The City of Biloxi could easily be dubbed one of America’s most resilient towns – in part because its location requires it. Situated on Mississippi’s Gulf Coast, Biloxi has endured many hurricanes throughout its 300-year history, including the catastrophic storms Camille (1969) and Katrina (2005). But every time tempest winds bluster through Biloxi, residents and businesses steel together and rebuild.
Biloxi was home to Native Americans for thousands of years. The French settled the area in 1699 in their quest to find the mouth of the Mississippi River. Biloxi soon became capital of the French Louisiana territory – a title it held until New Orleans earned the distinction in 1723. In 1817, Mississippi became a state, and the city began to grow into a summer destination and later a fishing and seafood cannery center. Today, it also home to Keesler Air Force Base and shares the role of Harrison County seat with its neighbor, Gulfport.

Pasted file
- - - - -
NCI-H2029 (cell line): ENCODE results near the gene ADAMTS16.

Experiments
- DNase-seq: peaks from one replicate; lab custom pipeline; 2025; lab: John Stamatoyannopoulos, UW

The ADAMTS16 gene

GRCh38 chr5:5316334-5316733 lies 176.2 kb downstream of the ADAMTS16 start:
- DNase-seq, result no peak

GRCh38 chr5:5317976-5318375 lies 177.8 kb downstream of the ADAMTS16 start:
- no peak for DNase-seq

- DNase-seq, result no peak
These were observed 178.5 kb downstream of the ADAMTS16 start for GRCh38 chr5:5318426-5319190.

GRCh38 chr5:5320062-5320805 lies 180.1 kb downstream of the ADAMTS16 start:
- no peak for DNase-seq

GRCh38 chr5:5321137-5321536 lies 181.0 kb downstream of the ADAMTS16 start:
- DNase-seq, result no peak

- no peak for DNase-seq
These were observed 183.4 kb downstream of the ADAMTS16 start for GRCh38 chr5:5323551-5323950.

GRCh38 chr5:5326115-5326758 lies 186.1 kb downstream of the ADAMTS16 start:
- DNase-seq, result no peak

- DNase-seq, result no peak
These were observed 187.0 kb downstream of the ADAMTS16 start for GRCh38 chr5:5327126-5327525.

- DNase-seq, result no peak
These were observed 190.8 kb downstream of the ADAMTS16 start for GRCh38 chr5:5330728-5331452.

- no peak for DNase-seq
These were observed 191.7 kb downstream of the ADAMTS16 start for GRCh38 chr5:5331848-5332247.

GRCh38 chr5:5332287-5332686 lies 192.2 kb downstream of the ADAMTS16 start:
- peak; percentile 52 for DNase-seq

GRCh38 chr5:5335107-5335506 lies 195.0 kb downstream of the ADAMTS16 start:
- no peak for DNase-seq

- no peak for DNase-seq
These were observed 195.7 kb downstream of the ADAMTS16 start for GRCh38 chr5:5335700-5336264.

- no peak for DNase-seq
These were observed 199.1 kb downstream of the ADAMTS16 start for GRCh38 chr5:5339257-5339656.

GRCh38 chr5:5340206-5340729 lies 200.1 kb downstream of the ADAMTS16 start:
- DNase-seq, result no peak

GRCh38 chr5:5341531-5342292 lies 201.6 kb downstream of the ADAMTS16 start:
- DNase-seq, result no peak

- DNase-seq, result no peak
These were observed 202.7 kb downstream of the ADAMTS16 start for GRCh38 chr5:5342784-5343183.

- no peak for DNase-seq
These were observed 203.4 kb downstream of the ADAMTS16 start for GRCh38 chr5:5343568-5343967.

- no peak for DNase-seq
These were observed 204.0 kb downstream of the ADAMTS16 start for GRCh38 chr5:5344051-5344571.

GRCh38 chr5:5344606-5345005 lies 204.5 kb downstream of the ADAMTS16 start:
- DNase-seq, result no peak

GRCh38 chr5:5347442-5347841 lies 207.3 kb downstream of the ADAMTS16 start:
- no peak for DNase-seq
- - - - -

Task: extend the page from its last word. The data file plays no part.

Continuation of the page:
People have long flocked to Biloxi and Gulfport to enjoy the white-sand beaches and calm waters of the Mississippi Sound, which separates the cities from a string of barrier islands on the Gulf of Mexico. In the early 1990s, the state of Mississippi legalized casino gambling. Biloxi built several permanently docked casinos along its main highway, and tourism in the county really began to boom. After Hurricane Katrina hit in August 2005, 90 percent of the buildings along the county’s coast were destroyed. Several casinos were thrown off their footings and blown inland as the battered coast endured 17 hours of hurricane winds.
Despite the devastation, Biloxi has moved quickly to rebuild. Today, 11 casinos in Harrison County are back in business and tourists are back in town for a little sand, sun and casino fun.